Posted by Rampant Coyote on February 28, 2012
I’ve got a new term which I’ve been using all week to describe a feature of a particular flavor of dungeon-crawler RPGs: “Technical Dungeons.”
I don’t know how to define it yet. You get it in many roguelikes and old-school western RPGs. You don’t get it in most JRPGs or modern non-indie RPGs. Darklight Dungeon Eternity has a lot of it (thus my pondering on this matter). Frayed Knight: The Skull of S’makh-Daon has less of it than I’d like. Ultima V had it. Ultima VI, not so much. Ultima VII had very little of it. Ultima Underworld, Dungeon Master, the Eye of the Beholder games – they had it in spades. From accounts, Wizardry IV had way too much of it to be any fun at all except to masochists. But all of the Wizardry games had plenty of it, up until Wizardry 8, which didn’t have very much of it in spite of plenty of dungeon crawling. The Elder Scrolls games had tons of dungeon crawling, but didn’t really have much of it either that I could feel.
Am I beginning to sound like Bruce Campbell yet?
What I’m talking about is the technical, analytical approach to navigating a dungeon. It’s a point where the dungeons of a game become more than just a setting where the game and story happens, and more than just a path between combat and puzzles. It’s where the dungeon itself is becomes an obstacle, encounter, or character in the game in its own right, offering explicit or implicit clues to its own nature. Where navigation of the dungeon requires a constant weighing of risk and reward. They can be automapped, but the map may actually need to be studied by the player from time to time to determine how to get to where he wants to go, or to figure out its secrets. A technical dungeon is decidedly non-linear, and is not something that will usually be “defeated” in a single session. While any old dungeon may contain combat, traps, puzzles, and secrets, in a technical dungeon these are not stand-alone elements.
Really big dungeons help. Short, quickie dungeons really don’t have the time to develop themselves in the player’s mind, and are so short that navigating them never requires much effort. In that sense, a “technical dungeon” is pretty old-school, as the early D&D campaigns often revolved around a single dungeon (Castle Greyhawk!) that demanded multiple sorties to plumb its depths, defeat its guardians, and dig out its secrets. Respawning enemies are not required in a technical dungeon, but they do promote the judicious use of retreating to safer spots that is one of the characteristics (to me) of technical dungeon gameplay.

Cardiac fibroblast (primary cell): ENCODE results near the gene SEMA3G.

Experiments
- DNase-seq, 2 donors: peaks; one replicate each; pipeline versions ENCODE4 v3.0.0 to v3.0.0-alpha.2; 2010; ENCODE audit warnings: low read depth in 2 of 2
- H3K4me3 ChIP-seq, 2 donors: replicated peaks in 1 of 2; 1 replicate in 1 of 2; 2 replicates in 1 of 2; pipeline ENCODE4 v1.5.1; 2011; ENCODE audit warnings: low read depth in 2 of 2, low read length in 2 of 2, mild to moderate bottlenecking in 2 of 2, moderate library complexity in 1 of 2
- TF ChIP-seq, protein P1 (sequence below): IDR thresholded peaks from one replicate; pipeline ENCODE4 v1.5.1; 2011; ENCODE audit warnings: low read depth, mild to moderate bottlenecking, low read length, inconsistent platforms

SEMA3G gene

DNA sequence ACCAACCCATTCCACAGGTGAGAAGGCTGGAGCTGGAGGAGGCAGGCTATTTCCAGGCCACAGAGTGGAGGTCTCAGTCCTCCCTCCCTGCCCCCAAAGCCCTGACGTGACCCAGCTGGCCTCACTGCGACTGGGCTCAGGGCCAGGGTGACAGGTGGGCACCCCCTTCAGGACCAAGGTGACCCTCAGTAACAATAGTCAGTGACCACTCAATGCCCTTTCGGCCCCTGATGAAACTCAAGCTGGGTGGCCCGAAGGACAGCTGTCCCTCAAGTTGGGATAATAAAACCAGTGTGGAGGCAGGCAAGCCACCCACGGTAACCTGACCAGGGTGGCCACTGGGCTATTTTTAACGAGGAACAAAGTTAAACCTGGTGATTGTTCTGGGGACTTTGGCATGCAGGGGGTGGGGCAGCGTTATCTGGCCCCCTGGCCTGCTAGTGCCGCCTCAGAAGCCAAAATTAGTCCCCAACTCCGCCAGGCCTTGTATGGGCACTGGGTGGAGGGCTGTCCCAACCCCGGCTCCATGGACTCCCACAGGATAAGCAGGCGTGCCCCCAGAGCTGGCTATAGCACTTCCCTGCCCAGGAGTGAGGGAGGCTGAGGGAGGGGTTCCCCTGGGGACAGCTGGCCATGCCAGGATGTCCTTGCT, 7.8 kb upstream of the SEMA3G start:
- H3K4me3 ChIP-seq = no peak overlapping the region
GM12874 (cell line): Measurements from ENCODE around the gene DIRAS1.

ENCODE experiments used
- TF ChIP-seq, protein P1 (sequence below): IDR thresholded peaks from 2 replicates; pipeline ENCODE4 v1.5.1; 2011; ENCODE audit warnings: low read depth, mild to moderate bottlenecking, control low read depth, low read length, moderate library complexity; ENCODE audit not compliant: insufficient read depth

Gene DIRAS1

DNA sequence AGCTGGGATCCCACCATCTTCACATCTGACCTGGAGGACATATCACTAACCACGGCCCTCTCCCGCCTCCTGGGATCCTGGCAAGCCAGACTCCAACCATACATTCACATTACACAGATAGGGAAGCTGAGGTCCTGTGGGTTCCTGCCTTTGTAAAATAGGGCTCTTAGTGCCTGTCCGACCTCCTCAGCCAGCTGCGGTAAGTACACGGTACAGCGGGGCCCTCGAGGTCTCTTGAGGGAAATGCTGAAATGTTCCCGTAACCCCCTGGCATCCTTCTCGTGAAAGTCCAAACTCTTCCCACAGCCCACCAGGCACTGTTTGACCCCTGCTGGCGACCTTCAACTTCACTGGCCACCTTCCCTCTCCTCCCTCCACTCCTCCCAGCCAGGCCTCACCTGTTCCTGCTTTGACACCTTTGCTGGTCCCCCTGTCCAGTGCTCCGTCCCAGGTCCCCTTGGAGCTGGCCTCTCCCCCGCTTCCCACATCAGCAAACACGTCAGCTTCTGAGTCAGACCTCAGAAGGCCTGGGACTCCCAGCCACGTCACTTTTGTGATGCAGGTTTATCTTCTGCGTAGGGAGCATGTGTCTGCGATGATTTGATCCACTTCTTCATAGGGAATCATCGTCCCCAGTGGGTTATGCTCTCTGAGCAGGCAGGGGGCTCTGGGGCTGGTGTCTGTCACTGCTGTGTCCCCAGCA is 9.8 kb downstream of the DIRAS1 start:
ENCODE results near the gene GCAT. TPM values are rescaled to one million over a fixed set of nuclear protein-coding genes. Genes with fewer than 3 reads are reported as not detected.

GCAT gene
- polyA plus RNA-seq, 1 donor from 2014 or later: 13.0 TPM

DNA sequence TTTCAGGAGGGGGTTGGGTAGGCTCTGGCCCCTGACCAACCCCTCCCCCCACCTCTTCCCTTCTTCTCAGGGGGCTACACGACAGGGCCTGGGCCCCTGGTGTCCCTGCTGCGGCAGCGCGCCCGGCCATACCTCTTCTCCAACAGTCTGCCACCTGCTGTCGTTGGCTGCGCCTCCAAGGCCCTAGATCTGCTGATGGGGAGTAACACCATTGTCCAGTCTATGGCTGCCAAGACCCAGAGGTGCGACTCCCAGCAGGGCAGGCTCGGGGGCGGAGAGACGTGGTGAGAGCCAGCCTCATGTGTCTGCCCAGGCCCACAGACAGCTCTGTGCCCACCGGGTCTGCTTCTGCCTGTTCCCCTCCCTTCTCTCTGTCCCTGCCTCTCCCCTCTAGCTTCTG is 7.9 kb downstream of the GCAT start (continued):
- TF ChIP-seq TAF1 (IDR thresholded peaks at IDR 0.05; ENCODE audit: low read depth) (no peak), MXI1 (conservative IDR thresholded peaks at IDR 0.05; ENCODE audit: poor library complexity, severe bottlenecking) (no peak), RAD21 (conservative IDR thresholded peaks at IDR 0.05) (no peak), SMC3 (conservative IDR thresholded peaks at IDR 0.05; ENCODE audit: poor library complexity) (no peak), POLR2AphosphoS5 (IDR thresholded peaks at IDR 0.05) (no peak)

But overall, I don’t know if I can truly define it, so much as describe it. It’s not a clear-cut thing even in my own mind. Unfortunately, it’s not something that immediately appeals to people (myself included!), either, as it’s a very slow-burn kind of thing with delayed gratification. And it’s not strictly limited to “dungeons,” either, though this is its classical form. It’s just one of those things where how you approach a dungeon is as important as what you encounter while there.
CRPG Addict (who’s back after a fortunately short hiatus) talked about this a little bit over the weekend, which was a nice bit of synchronicity. In his post about 1975’s Game of Dungeons, he talks about how RPGs marry the “left-brain” elements of strategy games and deep rules mechanics with the more “right-brain” aspects of setting, plot and character development. In the early days, the “left brain” aspects dominated the games, mainly because it is far easier for computers to crunch numbers than to manage story development. The latter takes up a lot more space, and is very difficult to make it vary on repeat plays. It wasn’t until the early 1980s that these latter aspects gained more equal footing with the technical side of the art. And kept going. Until you get to today, where oftentimes the gameplay mechanics feel like make-work interludes for a linear story.
(Sadly, fans of the mechanical aspect didn’t earn themselves any sympathy when they took out their frustrations on Bioware designer Jennifer Hepler recently over comments she made years ago about making RPGs more “casual” and heresy like making combat skippable in RPGs. It’s fine to disagree, but personal attacks on designers is deplorable).
So where do I sit? Firmly in the “undecided” category. As I enjoy both action-RPGs and turn-based RPGs, JRPGs and WRPGs, I find aspects of highly technical dungeons very appealing, yet sometimes I enjoy getting on with the story and having dungeons that are little more than interesting places where the “real” game happens. It’s all good. Truly technical dungeon-crawling has been in short supply in recent years. I’m not sure what the “last” mainstream game title was that really offered pretty technical dungeoneering. Maybe Durlag’s Tower in Baldur’s Gate, but I seriously don’t remember that one very much. Or maybe one of these several newer RPGs that I haven’t finished playing. Got any nominations?
I have high expectations for the up coming Legend of Grimrock. Between that, and other indie RPGs such as the recently-released Darklight Dungeon Eternity and the upcoming “Gold” overhaul of Sword & Sorcery: Underworld, I’d suggest that we indie RPG fans will still have plenty of that flavor to enjoy for a while yet.
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